Representatives of anti-abortion organizations also opposed the bill. Meanwhile, representatives of abortion-rights organizations testified neutral.

Andi Curry Grubb of Planned Parenthood said she appreciated that Riepe was trying to undo some of the harm caused by last year’s legislation, but it was not enough.

“It remains abundantly clear that these decisions should be left to the experts -- individual Nebraskans and their medical providers -- not politicians,” she said. Instead of negotiating year after year for limited and hard-to-use exceptions, we need to reject these harmful bans entirely. Nebraskans deserve to decide and that's why we are working to ensure that abortion rights for every Nebraskan are protected once and for all through the ballot this November.”

She was referring to an initiative that would ask voters if they want to permit abortions up to the point when the fetus can survive outside the womb, at approximately 24 weeks of pregnancy.

In floor action Thursday, senators advanced a bill aimed at enhancing penalties for people who supply fentanyl-laced drugs that seriously injure or kill someone. Sen. Carolyn Bosn, sponsor of the bill, said the Drug Enforcement Administration has reported that overdoses killed 108,000 Americans in the last 12 months. She said that’s more than enough people to fill Memorial Stadium on a football Saturday.

“That is four times as many who died from homicides in America each year, and more than twice as many as are killed in motor vehicle accidents. Doing nothing is not an option. This is a crisis. It is a public health crisis. It is a public safety crisis. This has to have a reaction. It has to be responded to,” she said.

Sen. Terrell McKinney objected, saying while fentanyl is a problem in his north Omaha community, the bill would increase the problem of prison overcrowding.

“There's many sad stories. I know people that have been affected by fentanyl. I'm not up here saying that they should have died because they took a drug. I know people that died. I went to school with people that died. But I'm also aware that enhancements of crimes have disproportionately affected my community,” McKinney said.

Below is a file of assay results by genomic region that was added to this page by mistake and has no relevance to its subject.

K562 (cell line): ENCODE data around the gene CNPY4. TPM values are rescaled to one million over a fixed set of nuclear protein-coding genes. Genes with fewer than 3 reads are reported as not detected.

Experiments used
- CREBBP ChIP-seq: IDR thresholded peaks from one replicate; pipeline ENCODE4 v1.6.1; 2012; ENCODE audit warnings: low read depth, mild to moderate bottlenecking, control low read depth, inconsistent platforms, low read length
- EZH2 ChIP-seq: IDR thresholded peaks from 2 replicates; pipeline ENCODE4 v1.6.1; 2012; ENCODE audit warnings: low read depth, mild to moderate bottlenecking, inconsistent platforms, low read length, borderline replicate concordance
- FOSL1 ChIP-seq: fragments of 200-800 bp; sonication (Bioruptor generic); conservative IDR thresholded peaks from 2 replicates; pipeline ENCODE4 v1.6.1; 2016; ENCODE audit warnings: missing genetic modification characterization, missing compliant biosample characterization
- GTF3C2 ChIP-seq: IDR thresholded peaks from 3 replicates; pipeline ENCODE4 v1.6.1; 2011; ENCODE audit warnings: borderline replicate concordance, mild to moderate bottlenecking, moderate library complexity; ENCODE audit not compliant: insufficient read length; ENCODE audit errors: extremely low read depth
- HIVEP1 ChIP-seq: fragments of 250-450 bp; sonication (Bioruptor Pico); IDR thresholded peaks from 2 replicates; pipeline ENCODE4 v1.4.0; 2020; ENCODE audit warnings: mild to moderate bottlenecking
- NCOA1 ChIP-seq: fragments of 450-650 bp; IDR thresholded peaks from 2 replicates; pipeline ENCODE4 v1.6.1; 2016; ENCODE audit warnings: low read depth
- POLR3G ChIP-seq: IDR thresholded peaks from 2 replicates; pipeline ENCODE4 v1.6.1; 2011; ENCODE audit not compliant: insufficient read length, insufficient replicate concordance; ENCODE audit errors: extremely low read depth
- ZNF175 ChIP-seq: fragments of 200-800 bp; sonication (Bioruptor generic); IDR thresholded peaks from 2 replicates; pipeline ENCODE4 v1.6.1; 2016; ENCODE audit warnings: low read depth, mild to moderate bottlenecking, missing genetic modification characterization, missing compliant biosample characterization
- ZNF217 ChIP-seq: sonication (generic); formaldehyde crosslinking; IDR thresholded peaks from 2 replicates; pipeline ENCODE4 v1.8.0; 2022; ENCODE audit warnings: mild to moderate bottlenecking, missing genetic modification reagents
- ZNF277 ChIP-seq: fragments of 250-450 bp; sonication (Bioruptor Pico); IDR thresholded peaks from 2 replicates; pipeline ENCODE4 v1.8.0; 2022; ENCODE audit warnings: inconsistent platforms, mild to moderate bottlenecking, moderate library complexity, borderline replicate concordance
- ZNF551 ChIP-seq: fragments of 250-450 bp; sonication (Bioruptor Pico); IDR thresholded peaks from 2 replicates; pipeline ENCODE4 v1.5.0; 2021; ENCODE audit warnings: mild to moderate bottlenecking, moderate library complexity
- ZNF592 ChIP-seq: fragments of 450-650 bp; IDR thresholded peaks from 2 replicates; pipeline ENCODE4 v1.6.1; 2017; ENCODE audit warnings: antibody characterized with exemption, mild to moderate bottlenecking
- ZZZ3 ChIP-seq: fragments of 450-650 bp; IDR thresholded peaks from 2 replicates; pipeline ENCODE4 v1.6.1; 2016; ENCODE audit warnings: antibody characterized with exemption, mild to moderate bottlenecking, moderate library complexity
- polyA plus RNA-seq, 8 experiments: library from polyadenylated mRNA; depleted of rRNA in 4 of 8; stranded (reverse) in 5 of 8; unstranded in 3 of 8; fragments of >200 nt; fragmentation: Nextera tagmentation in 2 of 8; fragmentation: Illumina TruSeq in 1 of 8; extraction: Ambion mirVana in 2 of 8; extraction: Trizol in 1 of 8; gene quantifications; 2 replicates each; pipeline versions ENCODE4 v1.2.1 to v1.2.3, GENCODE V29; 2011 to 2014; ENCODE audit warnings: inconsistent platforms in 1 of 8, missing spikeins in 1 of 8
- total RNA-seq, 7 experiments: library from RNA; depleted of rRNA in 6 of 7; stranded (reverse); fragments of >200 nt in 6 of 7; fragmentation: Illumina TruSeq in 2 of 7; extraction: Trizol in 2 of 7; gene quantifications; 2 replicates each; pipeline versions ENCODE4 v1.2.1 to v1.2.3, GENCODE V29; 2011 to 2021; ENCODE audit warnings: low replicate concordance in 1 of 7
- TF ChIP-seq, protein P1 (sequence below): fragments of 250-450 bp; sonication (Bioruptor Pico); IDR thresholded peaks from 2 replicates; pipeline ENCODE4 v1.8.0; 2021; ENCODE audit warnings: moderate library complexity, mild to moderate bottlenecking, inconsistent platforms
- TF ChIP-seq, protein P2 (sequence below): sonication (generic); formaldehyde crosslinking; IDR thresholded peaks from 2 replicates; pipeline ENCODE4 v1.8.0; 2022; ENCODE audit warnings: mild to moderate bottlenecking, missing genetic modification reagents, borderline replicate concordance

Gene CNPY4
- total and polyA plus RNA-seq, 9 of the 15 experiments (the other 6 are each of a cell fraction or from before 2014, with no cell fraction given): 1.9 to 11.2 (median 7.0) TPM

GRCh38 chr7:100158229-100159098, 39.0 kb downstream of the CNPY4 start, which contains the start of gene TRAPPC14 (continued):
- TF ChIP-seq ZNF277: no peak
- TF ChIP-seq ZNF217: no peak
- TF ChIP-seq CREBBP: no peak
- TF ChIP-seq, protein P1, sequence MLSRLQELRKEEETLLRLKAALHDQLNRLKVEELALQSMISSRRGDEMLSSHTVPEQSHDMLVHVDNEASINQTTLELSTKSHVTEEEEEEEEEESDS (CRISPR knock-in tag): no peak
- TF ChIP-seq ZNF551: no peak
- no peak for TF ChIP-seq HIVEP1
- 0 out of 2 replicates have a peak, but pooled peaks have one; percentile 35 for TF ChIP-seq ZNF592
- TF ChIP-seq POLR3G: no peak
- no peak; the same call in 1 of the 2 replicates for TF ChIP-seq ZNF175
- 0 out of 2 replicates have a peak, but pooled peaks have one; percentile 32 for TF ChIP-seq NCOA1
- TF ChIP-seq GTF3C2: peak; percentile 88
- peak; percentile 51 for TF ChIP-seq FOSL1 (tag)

Sen. Rick Holdcroft, who’s named the bill his priority, acknowledged Nebraska’s prisons are overcrowded, but said this state actually imprisons a smaller percentage of people than most neighboring states.

“So why isn't their overcrowding percentage higher than Nebraska’s? Because they have more prisons. And so you have two solutions to our overcrowding situation in Nebraska. One, build more prisons. That's not ideal, I agree. And also to try to reduce recidivism, try to help with the reentry,” he said.

Sen. Danielle Conrad said people who supply fentanyl-laced drugs resulting in death can already be charged with manslaughter and sentenced from 0-50 years, or with intent to deliver a controlled substance and sentenced to 1-20 years.

“No one has told me, and I haven't seen any studies, about how increasing the penalties beyond 0-20 (or) beyond 1-50 brings anybody back or is an effective deterrent,” she said.

Senators voted 35-2 to give the bill first-round approval.

In other action, the Appropriations Committee voted to advance Sen. Lou Ann Linehan’s proposal to set aside $25 million for scholarships to private and religious schools.

Lawmakers approved a similar proposal last year using a tax-credit mechanism, but that measure is currently subject to a referendum to repeal it in November.